I like Jane Fonda but before watching this documentary, I didn’t know much about her. Four of the five acts of her life are defined by the men in her life–first her father Henry Fonda and then each of her three husbands: Roger Vadim, Tom Hayden, and Ted Turner. The final act is happening now, after she divorced Turner and is defining herself on her own terms. Fonda is a complicated woman who has lived a fascinating life. Several challenging issues are brought up in the documentary but then left alone. For example, her step-daughter Nathalie (Roger Vadim’s daughter) says that she was raised by Fonda but Fonda abandoned her when the marriage broke up. As another example, Fonda herself says she never bonded with her daughter Vanessa (also Roger Vadim’s daughter) and that Vanessa was jealous of the bond Fonda had with her son Troy (with Hayden). But none of these troubled relationships are explored in depth. So the documentary feels pretty shallow. But the documentary is still interesting because Fonda’s life is so interesting.
Skate Kitchen ☆☆☆☆
This was the surprise movie of my travels. It tells the story of Camille, an 18-year-old woman who loves skateboarding. She gets fairly seriously injured in the early scenes in the movie and then promises her disapproving mom that she won’t skate any more. While browsing Instagram, she discovers a group of young women skaters and travels from her Long Island home into New York City to skate with them. Her mom finds out and Camille leaves to join the group more permanently. It’s a great story of female friendship that is only somewhat marred by the fact that part of the plot involves a fight over a boy. I loved how hard these women worked to master their craft (skateboarding) and the support they gave each other as they tried harder and harder tricks.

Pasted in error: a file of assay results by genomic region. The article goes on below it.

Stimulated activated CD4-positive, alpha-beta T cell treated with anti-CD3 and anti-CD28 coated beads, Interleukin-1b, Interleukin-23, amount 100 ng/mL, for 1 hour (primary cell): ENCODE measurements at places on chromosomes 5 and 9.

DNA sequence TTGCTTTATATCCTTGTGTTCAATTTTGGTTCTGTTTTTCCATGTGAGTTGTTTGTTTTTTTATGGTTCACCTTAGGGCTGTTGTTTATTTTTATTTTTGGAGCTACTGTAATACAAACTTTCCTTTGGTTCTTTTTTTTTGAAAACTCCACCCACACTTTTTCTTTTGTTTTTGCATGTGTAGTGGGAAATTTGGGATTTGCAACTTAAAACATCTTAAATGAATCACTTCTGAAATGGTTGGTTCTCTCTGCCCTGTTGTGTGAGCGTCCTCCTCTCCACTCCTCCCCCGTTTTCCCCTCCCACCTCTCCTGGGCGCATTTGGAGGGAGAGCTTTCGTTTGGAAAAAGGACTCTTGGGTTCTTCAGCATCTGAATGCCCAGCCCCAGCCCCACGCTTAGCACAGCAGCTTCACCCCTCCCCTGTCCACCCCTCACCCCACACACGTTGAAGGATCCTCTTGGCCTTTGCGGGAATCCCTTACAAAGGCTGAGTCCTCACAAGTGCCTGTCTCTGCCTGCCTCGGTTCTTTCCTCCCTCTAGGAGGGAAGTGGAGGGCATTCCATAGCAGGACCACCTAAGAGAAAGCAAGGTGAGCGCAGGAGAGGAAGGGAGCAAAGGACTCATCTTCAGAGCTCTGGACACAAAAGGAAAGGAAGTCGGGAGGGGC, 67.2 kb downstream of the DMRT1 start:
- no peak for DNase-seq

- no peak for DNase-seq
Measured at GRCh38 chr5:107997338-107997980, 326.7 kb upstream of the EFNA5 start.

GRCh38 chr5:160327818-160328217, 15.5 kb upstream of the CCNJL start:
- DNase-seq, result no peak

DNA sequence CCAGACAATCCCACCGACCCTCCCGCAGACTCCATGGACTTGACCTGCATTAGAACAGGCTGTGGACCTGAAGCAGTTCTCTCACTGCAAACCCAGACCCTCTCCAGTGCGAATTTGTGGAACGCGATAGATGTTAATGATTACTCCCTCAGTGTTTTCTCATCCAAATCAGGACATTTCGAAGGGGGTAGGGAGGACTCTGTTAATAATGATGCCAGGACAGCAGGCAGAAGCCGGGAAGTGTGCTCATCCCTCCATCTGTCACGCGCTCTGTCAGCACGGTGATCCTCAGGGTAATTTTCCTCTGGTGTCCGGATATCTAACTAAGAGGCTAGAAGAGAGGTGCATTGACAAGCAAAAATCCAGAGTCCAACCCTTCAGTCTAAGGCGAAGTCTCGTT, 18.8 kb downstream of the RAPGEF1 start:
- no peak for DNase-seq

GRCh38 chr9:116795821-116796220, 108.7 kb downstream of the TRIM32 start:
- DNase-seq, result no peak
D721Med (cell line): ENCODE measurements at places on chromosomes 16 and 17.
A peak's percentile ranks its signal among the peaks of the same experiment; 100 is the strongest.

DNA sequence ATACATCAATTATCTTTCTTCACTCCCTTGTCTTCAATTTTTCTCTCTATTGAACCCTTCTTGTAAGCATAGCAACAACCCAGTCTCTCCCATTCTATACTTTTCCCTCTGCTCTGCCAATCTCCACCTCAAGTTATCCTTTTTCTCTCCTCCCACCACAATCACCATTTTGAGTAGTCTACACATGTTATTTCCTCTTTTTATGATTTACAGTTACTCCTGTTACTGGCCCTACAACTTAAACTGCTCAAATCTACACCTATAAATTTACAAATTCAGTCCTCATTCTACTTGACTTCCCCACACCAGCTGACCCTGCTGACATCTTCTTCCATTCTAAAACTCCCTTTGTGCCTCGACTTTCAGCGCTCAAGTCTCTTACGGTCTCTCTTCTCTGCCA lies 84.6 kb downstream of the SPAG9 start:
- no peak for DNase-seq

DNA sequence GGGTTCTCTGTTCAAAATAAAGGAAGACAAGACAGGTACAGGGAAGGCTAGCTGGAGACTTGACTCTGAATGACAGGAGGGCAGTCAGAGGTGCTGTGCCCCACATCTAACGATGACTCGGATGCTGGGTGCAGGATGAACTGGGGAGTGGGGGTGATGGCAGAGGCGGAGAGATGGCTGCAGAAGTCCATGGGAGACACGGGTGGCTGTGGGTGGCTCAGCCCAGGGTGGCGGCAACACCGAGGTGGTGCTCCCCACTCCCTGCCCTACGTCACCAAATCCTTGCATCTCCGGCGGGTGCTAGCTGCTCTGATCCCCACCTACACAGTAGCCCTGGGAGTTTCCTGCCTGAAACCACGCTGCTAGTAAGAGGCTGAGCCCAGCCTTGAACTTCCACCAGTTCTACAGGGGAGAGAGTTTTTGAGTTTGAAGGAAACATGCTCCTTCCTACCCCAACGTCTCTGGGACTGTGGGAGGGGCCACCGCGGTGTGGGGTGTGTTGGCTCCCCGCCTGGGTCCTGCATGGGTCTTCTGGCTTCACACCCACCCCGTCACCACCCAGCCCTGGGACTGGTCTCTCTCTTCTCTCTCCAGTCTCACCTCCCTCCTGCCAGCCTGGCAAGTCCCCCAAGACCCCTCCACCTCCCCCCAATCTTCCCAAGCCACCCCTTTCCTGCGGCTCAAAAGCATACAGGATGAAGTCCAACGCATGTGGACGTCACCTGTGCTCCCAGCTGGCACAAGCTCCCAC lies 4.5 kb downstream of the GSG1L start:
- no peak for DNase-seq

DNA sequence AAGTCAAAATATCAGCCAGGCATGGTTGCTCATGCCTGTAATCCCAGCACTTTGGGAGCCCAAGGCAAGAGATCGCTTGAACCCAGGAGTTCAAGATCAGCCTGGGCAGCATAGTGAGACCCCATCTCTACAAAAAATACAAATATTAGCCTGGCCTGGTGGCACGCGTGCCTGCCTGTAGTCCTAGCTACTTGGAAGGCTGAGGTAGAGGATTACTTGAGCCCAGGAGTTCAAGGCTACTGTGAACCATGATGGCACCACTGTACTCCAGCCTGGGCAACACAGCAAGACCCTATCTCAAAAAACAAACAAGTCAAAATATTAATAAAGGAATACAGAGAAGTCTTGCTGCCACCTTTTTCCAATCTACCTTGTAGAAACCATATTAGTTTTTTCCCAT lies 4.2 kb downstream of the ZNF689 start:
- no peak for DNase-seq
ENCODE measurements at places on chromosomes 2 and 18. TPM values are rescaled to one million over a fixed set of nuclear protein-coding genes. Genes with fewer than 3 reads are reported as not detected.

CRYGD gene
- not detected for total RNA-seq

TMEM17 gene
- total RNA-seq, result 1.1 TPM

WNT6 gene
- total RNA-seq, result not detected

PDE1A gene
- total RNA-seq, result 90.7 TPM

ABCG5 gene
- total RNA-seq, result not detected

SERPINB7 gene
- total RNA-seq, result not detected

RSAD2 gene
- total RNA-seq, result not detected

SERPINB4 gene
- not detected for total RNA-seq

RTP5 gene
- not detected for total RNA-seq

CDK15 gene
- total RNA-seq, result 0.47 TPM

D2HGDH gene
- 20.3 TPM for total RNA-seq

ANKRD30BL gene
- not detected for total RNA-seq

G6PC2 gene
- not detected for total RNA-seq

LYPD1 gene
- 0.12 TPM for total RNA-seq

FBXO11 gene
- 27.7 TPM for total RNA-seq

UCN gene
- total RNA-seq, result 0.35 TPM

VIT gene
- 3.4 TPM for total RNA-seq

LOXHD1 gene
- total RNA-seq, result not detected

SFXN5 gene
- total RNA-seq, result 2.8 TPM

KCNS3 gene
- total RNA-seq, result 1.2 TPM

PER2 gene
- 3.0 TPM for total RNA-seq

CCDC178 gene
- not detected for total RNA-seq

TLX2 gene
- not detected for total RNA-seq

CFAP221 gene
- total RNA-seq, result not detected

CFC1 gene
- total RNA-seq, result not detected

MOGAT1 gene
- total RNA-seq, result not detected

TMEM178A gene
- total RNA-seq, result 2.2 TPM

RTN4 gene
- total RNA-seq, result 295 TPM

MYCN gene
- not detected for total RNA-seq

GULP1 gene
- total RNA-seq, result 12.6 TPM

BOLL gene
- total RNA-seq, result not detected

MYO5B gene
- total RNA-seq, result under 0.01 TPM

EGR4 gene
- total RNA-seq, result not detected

They Will Never Grow Old ☆☆☆☆
This is the movie that I saw in a theater. Peter Jackson was asked by the BBC to make a documentary commemorating World War I. The BBC had hundreds of hours of footage filmed filmed between 1914 and 1918 documenting various aspects of the war as well as hundreds of hours of interviews with veterans of the war. Jackson and his team made this movie using only this footage and audio. It’s a good film although I think it suffers somewhat in the middle because it lacks a focus. There is no one battle or one group of soldiers that it focuses on. Instead, it tells a kind of generic story that is representative of many battles and many soldiers. So in the middle the movie gets a bit boring. But the showing I went to included a 30-minute mini-documentary in which Jackson explains how they made the film. This documentary is fascinating and makes the main film even more interesting. Jackson and his team invented a bunch of techniques to restore the footage so that it looked new. Because this footage was shot by cameras that had hand cranks to control the speed of recording, the frame rates of the footage was variable. So Jackson and his team sped up or slowed down the frame rate so that it would look natural. They cleaned up damage to the film caused by age. They colorized parts of the film so that it looked modern. Most fascinating was that they read the lips of the soldiers in the footage and added voices lip synched to the footage. The thousands and thousands of hours spent by hundreds of people on every detail of this film is amazing to think about. And knowing these details make the documentary even better.
I am currently Professor of Digital Media at Plymouth State University in Plymouth, NH. I am also the current Coordinator of General Education at the University. I am interested in game studies, digital literacies, open pedagogies, and generally how technology impacts our culture.